When a government can’t communicate, isn’t allowed to communicate with its constituents, then how can democracy function in a healthy manner?
THE entire Labor cabinet has been banned from talking to editors of the nation’s major newspapers as Prime Minister Julia Gillard moves to stamp out leadership speculation.
Under the gagging order, ministers must seek permission from her office before any meeting or private talks…
“For someone who accused Rudd of ruling with an iron fist, it was quite a turnaround,” a senior minister said.”She has basically told everyone that they can’t talk to newspaper editors without her permission.”
Another minister, who claimed it simply revealed how fragile the Prime Minister’s leadership was, said it appeared to be a deliberate attempt to “set up Rudd” by creating an excuse to sack the former prime minster if he breached the cabinet directive.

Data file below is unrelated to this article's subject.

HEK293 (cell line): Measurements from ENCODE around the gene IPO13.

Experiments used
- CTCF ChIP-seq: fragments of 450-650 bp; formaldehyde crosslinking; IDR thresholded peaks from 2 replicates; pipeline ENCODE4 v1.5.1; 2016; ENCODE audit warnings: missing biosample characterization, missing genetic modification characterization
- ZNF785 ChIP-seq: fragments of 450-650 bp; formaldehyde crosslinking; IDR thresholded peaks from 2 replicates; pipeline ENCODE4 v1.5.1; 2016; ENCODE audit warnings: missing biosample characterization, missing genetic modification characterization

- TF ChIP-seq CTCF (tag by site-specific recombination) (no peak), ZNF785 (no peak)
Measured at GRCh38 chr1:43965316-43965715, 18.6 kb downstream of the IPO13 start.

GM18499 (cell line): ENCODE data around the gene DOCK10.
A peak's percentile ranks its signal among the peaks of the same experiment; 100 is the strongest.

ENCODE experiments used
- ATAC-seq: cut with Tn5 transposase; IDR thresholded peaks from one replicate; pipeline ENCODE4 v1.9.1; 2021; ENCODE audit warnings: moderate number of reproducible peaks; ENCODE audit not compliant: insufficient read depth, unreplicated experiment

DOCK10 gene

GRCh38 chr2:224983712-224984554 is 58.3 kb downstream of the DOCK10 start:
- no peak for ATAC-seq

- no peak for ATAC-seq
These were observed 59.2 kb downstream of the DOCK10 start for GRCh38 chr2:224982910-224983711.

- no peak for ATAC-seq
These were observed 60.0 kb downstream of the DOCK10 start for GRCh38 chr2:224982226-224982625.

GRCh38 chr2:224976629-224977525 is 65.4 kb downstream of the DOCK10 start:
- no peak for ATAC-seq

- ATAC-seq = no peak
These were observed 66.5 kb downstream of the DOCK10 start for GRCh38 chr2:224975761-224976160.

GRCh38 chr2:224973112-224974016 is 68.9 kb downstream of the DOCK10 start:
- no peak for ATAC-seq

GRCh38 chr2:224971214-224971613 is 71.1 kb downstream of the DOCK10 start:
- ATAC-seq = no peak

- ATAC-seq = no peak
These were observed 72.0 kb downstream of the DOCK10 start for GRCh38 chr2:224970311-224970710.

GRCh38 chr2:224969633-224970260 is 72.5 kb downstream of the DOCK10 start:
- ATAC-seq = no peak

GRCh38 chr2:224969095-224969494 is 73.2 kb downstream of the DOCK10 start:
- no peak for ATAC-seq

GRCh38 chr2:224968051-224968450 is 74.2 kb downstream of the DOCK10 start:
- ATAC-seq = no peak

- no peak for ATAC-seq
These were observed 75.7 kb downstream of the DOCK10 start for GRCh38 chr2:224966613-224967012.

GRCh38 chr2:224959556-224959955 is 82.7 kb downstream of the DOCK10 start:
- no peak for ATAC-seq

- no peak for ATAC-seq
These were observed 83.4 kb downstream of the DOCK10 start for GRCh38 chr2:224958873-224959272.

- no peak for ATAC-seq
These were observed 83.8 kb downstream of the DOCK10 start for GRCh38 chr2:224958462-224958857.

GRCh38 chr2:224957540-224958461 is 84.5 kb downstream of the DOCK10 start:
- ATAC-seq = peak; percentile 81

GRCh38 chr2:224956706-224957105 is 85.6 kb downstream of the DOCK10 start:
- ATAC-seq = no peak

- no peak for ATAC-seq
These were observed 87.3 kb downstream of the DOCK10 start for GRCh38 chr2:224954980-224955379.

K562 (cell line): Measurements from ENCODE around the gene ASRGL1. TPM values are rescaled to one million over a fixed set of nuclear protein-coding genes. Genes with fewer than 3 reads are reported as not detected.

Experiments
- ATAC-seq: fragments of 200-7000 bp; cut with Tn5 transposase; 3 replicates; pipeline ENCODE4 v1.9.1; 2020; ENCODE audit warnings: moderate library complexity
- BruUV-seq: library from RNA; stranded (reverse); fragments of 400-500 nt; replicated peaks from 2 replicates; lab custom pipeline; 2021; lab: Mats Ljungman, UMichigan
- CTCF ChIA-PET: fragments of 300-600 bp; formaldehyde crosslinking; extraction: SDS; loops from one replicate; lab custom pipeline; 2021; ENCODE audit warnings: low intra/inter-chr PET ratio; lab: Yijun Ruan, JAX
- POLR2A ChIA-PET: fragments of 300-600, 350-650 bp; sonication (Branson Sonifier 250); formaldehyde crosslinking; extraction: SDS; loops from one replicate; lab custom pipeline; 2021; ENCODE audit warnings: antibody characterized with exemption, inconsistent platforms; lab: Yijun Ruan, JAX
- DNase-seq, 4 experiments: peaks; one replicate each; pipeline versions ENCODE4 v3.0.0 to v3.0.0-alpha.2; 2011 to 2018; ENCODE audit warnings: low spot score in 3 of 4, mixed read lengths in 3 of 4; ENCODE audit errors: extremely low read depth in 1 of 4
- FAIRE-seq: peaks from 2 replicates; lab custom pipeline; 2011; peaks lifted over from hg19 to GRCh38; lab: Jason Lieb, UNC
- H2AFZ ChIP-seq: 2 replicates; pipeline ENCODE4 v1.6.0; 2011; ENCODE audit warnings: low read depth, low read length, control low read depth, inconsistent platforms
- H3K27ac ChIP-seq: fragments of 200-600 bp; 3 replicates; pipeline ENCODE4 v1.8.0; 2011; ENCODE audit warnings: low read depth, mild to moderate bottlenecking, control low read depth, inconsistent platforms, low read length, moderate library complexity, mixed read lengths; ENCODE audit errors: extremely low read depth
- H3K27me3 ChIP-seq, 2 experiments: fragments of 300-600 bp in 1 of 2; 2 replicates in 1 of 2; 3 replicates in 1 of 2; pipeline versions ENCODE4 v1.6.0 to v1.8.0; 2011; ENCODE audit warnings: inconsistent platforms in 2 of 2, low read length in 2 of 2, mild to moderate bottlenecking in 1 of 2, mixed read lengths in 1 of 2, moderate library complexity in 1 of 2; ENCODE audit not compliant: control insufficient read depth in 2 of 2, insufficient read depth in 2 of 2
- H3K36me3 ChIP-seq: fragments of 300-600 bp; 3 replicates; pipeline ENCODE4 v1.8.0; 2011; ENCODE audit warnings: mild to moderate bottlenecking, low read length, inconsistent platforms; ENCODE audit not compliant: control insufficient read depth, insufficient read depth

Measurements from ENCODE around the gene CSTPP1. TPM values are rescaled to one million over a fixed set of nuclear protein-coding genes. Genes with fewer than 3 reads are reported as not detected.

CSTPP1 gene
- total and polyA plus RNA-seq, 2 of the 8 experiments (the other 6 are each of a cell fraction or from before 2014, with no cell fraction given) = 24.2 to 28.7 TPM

So Australia is left with one person out of 72 ALP Lower House members and 31 ALP Upper House members – a total of 103 – who is allowed to speak to the citizenry without first having to obtain express permission.
One person out of a pool of 103.
That smacks not of democracy but rather of a dictatorship. Or at the very least, of desperation and paranoia.
One can’t help ponder the current mental health – the state of mind – of an obviously over-burdened, strung out Prime Minister.